Video: The Making of the VFX for the Fiery Demon Souls in 'I, Frankenstein'

I frankensteinCutting Edge, a creative communications company, was given the challenge of working on some visual effects for director Stuart Beattie's I, Frankenstein. What resulted were 116 shots of extraordinarily dynamic 3D descension and body destruction sequences of the fiery demon souls being sucked down into the bowels of hell, all made using a range powerful post-production programs, like Houdini and Maya. The team over at Cutting Edge have made a making-of video about their work on the horror/sci-fi film, in which they share how they approached creating disintegrating burning spirits (which proved to be quite a delicate and thoughtful process). Check it out after the break.

First, here's the trailer to I, Frankenstein. (You can catch Cutting Edge's VFX contribution about 40 seconds in.)

Even if I, Frankenstein wasn't your cup o' tea as a movie, there is still plenty to learn from the work of the visual effects artists, including those from Cutting Edge, which was tasked with creating the look of the demon soul descensions and body destructions. They created all of the 3D VFX in Houdini (rendering in Mantra), the 3D models in Maya, Zbrush, and 3dcoat, and finally, Nuke for compositing. 116 shots were made in all, which required digital doubles, matte painting, wire removals, and more.

One of the coolest aspects of Cutting Edge's work on this movie is their approach and thought process on the descension effects. As VFX Supervisor Rangi Sutton explains, a delicate balance needed to be achieved when designing the demon souls. On one hand, the designers wanted them too look dynamic, wild, and crazy, but on the other, they didn't want the energy to come off as a fiery explosion. As he says in the video:

They had to have the dynamic that fire has without being fire. It had to be spirit stuff. And it also had to be -- not just a thing blowing up, but a natural spirit with some sort of desire not to be sucked back to hell.

Their process is definitely engaging, and they walk you through the whole thing in their video below:

What do you think about the visual effects of the demon souls? About Cutting Edge's approach to the VFX in the film? Share your thoughts about the making-of video in the comments below!

Link: I, Frankenstein: Making-of -- Cutting Edge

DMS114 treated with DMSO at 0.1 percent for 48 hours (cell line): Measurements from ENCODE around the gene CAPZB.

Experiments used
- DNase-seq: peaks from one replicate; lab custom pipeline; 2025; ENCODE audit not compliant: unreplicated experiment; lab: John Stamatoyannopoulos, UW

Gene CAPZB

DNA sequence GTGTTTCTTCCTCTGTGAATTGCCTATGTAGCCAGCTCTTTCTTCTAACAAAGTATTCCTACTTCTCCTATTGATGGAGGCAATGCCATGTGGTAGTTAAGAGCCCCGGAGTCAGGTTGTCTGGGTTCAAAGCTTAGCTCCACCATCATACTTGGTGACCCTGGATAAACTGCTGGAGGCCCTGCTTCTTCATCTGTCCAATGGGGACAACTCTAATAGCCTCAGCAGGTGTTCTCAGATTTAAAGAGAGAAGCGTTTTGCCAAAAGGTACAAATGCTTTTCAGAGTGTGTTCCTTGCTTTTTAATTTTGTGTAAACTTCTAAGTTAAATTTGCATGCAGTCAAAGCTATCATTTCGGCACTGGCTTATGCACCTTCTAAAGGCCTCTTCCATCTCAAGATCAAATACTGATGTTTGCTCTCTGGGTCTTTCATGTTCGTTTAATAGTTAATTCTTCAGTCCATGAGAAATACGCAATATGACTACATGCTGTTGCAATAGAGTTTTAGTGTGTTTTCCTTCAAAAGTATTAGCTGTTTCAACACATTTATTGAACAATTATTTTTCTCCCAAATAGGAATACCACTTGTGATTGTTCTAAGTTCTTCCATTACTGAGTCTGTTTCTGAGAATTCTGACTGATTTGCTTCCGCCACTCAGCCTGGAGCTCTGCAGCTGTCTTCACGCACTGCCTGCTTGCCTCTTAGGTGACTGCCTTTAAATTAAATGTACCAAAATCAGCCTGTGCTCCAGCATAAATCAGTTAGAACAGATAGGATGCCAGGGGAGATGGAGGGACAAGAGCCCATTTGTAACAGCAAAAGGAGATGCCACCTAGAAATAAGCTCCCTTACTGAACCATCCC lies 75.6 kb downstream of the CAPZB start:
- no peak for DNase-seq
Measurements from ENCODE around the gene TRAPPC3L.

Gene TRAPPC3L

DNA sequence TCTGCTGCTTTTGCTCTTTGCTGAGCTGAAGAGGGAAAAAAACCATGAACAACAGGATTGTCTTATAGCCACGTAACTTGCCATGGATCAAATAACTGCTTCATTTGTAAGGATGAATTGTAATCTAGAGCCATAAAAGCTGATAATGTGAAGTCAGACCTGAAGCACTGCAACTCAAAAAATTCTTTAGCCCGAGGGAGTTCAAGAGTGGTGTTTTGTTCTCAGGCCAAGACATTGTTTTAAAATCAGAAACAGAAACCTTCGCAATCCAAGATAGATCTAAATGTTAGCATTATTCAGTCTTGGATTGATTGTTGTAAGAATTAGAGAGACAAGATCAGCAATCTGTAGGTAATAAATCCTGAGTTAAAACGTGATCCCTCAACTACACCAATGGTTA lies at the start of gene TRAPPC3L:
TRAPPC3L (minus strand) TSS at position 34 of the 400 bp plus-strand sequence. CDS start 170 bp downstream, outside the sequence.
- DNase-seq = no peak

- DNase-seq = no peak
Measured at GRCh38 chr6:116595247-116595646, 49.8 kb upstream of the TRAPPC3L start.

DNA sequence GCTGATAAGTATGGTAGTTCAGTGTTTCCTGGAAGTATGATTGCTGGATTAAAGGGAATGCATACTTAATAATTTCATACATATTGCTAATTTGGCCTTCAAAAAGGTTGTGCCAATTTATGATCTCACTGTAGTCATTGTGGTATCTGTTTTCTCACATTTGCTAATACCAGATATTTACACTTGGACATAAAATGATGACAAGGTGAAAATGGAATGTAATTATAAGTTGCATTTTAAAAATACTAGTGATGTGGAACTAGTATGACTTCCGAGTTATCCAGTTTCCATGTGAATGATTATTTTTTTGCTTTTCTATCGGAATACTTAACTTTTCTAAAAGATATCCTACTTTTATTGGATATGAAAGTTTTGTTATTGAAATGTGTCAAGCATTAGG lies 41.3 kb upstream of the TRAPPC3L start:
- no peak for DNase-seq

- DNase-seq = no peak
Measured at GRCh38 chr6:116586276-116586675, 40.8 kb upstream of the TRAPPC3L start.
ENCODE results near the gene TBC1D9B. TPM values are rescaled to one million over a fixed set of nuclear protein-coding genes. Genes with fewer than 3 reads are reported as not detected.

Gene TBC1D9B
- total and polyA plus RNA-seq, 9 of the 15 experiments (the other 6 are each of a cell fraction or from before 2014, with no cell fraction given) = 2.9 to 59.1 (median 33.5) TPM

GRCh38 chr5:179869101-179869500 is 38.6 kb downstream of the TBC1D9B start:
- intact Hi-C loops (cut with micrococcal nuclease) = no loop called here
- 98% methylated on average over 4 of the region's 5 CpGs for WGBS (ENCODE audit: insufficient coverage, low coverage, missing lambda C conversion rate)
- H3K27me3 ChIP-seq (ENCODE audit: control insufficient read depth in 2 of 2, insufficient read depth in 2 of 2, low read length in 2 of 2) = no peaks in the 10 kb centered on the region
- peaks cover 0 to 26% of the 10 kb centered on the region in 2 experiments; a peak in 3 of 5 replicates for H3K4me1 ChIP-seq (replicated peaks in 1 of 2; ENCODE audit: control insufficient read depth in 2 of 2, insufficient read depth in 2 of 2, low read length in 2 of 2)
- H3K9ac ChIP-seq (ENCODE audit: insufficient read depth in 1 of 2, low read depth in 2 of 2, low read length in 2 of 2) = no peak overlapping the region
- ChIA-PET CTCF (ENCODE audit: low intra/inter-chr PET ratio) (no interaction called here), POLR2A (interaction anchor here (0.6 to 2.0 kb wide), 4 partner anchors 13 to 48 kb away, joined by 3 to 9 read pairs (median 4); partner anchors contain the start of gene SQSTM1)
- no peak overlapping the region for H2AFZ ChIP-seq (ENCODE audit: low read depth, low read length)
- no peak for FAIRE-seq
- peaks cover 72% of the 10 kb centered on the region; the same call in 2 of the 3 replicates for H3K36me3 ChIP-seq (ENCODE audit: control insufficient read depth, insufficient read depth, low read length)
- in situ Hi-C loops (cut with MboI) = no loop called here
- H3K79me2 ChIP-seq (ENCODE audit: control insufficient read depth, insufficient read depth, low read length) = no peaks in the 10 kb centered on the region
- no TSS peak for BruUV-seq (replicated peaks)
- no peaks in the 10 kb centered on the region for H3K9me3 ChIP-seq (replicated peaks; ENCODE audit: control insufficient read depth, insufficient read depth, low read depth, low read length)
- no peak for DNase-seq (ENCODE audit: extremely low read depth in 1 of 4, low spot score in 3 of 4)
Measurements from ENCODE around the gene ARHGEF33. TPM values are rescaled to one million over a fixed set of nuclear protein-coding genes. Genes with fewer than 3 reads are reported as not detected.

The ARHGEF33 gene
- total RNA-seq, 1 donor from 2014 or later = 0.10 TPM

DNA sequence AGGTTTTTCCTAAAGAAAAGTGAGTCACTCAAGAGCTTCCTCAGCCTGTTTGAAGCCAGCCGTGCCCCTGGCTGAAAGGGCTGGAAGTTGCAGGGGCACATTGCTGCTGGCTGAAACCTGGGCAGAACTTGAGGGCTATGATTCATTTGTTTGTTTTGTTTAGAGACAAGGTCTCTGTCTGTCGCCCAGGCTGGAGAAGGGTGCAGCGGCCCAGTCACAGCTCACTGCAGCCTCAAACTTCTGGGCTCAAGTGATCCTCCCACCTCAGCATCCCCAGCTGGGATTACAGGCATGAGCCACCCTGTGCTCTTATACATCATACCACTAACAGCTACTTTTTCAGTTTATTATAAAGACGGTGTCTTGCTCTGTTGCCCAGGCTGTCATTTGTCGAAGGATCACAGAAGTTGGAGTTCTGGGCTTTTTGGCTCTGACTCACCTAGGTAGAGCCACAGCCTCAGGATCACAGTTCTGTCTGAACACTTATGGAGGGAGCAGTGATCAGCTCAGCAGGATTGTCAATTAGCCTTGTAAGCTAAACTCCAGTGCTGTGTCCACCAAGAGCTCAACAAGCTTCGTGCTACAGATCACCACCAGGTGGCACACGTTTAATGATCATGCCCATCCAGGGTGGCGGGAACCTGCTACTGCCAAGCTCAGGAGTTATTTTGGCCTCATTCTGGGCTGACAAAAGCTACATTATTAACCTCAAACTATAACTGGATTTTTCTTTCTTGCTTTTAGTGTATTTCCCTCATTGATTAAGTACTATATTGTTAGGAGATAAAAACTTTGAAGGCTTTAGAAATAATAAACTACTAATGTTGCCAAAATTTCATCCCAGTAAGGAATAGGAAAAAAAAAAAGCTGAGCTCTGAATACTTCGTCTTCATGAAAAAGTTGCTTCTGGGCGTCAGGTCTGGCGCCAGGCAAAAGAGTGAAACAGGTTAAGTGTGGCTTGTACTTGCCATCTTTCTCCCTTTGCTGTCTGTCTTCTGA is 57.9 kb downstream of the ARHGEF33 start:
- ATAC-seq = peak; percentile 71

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I liked this movie better when it was called "Blade."
BTW "Blade" (1998) still holds it's own against 2014 "iFrank"

June 1, 2014 at 8:45PM, Edited September 4, 8:56AM


Blade has of my favorite intro scenes to a movie ever. I'm not even talking about the fighting either, I mean this bro character who gets dragged into the underworld of a vampire rave knowing full well that something is off, but trying to fit in so he can impress a chick. I love how the audio changes from a bassy rumble outside the door to the high tones inside the club making you feel like you have moved inside with them. I love the sound effects that accompany the edits to make the vampires who move in slow motion to feel otherworldly. I love the meathooks, spotlights and strobes. I love the tribal ritual feel of the vampires raising their hands towards the sky as the bro realizes blood is dripping from the ceiling. When blade shows up you know what is wrong with the vampire world and why he is our hero no matter how violent he gets.

As for this article, Houdini, Maya, Zbrush are pretty standard for for almost every 3d element you see (although houdini can be replaced by a number of plugins). They are tools that need capable artists. Check out if you want to see more interesting behind the scenes stuff. iFankenstein looks terrible.

June 1, 2014 at 9:35PM, Edited September 4, 8:56AM


Temper Dan. Temper

June 1, 2014 at 10:54PM, Edited September 4, 8:56AM


Is it me or does this look like terrible VFX?

June 2, 2014 at 12:08AM, Edited September 4, 8:56AM


Where's your reel?

June 2, 2014 at 1:59AM, Edited September 4, 8:56AM


what's your point ?

June 2, 2014 at 3:01AM, Edited September 4, 8:56AM


It's always one of those weird things where the technical teams behind films might not get the credit they deserve because the movie sucks. And you never know what the constraints were. As luck would have it, we're actually smashing our heads against a brick wall trying to design a smoke/flame demon for our feature at the moment. It's not a million miles from this. Maybe it should be...

June 2, 2014 at 1:09AM, Edited September 4, 8:56AM


I liked the effects in this film but thought the scenes done by Iloura were much stronger in terms of matching the effects with the emotions of the script

June 2, 2014 at 4:59AM, Edited September 4, 8:56AM

shaun wilson

Not reported here yet on NFS:

Asus 4K Laptop:

June 2, 2014 at 5:57AM, Edited September 4, 8:56AM


Houdini looks absolutely fantastic, but the learning curve is like, er, er, how much does IClone cost again ?

Does anyone have any tips ?

June 2, 2014 at 9:23AM, Edited September 4, 8:56AM


Houdini really is a great tool to use once you get going. has a lot of information and links to tutorials etc. This is a great place to start.

June 2, 2014 at 10:37PM, Edited September 4, 8:56AM


Thanks John.

June 3, 2014 at 4:02AM, Edited September 4, 8:56AM


I sat through the first 30 minutes of this terrible, terrible film because I doing a report on the D-Box motion effects seats. I couldn't take the suckage for more than that. And that also goes for the D-Box seats. Distracting as hell and not at all an improvement to the movie experience.

June 2, 2014 at 3:56PM, Edited September 4, 8:56AM


If they had only spent as much time and attention on the script...

You could say that a lot about most modern effects heavy movies these days.

June 8, 2014 at 11:35AM, Edited September 4, 8:56AM

Dan H